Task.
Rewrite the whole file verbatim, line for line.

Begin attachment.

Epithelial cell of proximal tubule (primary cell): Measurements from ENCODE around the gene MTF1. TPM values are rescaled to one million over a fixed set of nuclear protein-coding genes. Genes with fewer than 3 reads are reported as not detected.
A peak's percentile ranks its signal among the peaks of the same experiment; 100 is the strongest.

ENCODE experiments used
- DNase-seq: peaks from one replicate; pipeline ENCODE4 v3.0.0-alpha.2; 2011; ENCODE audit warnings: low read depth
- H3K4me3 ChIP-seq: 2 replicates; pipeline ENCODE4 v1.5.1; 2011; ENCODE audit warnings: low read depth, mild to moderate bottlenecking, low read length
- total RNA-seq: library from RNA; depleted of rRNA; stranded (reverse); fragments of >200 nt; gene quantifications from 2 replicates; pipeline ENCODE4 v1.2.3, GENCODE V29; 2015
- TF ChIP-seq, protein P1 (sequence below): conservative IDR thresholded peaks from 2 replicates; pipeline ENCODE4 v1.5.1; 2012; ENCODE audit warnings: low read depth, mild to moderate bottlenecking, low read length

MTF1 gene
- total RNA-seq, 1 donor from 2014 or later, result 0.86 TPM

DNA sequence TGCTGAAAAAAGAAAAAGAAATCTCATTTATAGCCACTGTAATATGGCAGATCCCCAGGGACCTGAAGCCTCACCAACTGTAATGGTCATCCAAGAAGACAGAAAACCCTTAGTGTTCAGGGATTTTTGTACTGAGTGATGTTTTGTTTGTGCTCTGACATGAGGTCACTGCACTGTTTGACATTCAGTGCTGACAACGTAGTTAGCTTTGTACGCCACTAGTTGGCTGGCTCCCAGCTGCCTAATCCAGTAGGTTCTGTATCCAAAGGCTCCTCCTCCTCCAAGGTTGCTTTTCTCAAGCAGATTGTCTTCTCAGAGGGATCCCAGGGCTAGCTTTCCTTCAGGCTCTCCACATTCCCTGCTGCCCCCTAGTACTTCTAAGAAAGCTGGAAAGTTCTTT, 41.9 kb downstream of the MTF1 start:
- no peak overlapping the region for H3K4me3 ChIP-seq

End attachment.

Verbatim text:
Epithelial cell of proximal tubule (primary cell): Measurements from ENCODE around the gene MTF1. TPM values are rescaled to one million over a fixed set of nuclear protein-coding genes. Genes with fewer than 3 reads are reported as not detected.
A peak's percentile ranks its signal among the peaks of the same experiment; 100 is the strongest.

ENCODE experiments used
- DNase-seq: peaks from one replicate; pipeline ENCODE4 v3.0.0-alpha.2; 2011; ENCODE audit warnings: low read depth
- H3K4me3 ChIP-seq: 2 replicates; pipeline ENCODE4 v1.5.1; 2011; ENCODE audit warnings: low read depth, mild to moderate bottlenecking, low read length
- total RNA-seq: library from RNA; depleted of rRNA; stranded (reverse); fragments of >200 nt; gene quantifications from 2 replicates; pipeline ENCODE4 v1.2.3, GENCODE V29; 2015
- TF ChIP-seq, protein P1 (sequence below): conservative IDR thresholded peaks from 2 replicates; pipeline ENCODE4 v1.5.1; 2012; ENCODE audit warnings: low read depth, mild to moderate bottlenecking, low read length

MTF1 gene
- total RNA-seq, 1 donor from 2014 or later, result 0.86 TPM

DNA sequence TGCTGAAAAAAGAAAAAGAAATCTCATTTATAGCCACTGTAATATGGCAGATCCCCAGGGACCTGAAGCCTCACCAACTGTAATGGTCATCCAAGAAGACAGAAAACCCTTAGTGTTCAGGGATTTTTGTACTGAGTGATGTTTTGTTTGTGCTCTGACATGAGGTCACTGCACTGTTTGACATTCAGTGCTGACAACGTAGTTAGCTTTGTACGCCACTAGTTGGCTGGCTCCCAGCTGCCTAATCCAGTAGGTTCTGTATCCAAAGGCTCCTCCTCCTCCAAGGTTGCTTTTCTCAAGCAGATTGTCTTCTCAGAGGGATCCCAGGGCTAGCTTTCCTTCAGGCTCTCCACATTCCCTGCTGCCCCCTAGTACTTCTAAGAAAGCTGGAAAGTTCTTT, 41.9 kb downstream of the MTF1 start:
- no peak overlapping the region for H3K4me3 ChIP-seq